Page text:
This aspect of language processing, sometimes known as the decoding process, enables us to receive, decode and interpret information. There are two types of receptive language: auditory comprehension/ auditory processing (understanding what we hear), and reading comprehension (understanding what we read.)
Listening and Reading
Individuals with auditory processing problems experience more difficulty with classroom lectures because they cannot slow down the instructor’s speech rate. It is difficult to keep up with the rapid stream of information presented orally without visual aids. Visual aids are helpful with auditory processing, sequencing, and categorizing information, thus committing information to memory in an organized fashion.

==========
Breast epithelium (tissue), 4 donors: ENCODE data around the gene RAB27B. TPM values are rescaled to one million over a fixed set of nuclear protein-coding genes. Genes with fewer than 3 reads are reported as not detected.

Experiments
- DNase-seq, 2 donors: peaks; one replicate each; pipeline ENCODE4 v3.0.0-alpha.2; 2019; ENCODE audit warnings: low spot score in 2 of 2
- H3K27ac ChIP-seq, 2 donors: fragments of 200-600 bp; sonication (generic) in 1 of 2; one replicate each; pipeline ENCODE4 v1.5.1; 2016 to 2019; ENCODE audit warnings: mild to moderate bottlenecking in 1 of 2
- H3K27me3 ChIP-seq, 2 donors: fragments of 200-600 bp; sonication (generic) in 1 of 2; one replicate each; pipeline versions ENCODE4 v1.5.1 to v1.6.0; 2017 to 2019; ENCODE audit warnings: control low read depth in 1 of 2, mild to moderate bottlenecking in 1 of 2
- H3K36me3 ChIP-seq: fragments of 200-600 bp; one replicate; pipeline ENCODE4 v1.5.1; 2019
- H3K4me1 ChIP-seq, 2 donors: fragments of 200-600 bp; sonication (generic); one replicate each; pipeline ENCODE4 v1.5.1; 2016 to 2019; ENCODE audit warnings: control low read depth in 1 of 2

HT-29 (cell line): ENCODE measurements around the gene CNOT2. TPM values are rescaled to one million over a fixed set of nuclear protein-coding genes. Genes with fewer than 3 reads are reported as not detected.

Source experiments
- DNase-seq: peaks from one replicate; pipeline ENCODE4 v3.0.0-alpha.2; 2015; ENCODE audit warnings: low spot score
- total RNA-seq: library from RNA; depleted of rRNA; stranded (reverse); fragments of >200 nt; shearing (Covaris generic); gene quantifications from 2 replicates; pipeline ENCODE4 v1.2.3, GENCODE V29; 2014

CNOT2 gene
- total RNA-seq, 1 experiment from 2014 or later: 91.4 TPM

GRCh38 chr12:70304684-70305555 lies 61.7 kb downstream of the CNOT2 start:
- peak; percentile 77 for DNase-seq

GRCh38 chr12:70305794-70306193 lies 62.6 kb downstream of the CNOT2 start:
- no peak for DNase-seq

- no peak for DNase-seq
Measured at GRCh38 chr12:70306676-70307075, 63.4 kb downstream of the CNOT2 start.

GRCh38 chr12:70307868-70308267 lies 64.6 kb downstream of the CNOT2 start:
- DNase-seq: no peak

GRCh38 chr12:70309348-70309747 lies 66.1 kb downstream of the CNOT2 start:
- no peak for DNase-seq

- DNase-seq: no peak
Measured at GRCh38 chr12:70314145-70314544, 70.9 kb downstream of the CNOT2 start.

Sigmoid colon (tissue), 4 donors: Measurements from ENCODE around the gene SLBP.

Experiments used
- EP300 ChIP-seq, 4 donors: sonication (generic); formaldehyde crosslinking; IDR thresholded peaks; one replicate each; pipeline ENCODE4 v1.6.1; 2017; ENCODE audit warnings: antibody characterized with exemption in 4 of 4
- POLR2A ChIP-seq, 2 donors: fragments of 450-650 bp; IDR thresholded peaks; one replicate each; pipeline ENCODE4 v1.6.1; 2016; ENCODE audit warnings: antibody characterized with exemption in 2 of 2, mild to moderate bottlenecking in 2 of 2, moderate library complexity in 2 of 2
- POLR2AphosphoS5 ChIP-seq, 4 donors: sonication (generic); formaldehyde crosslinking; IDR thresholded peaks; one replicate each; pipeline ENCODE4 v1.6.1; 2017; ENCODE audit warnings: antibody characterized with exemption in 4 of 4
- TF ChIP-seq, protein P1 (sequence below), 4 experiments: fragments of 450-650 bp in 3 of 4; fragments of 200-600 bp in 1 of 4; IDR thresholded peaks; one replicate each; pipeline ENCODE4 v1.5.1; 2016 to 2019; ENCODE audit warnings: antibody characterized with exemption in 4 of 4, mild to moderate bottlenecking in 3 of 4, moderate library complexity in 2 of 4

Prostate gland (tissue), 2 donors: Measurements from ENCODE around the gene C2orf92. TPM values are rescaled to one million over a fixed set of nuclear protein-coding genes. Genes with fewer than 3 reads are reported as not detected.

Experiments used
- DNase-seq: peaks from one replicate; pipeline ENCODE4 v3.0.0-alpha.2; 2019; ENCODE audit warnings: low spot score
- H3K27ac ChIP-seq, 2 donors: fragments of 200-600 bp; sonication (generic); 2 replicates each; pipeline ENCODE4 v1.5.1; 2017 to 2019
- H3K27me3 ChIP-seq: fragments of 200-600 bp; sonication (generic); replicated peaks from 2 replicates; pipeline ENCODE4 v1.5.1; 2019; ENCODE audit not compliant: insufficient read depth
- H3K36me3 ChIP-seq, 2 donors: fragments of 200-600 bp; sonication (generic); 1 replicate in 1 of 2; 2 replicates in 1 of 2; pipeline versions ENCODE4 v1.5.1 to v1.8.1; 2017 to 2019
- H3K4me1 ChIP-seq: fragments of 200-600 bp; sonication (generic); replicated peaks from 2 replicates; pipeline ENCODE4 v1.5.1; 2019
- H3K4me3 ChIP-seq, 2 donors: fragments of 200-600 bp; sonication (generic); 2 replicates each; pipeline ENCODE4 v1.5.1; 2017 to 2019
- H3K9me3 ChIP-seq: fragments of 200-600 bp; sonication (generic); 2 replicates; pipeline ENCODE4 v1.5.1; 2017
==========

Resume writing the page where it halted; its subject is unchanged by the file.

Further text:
Often children with auditory difficulties will have academic difficulties. Deficits in phonics impact reading rate and spelling ability. These problems force the child to compensate by decreasing his reading rate and re-reading, taking much longer to complete an assignment. As a result, the child may not be able to tackle grade level text. This will impact the entire curriculum, but most notably classes that require copious amounts of textbook reading.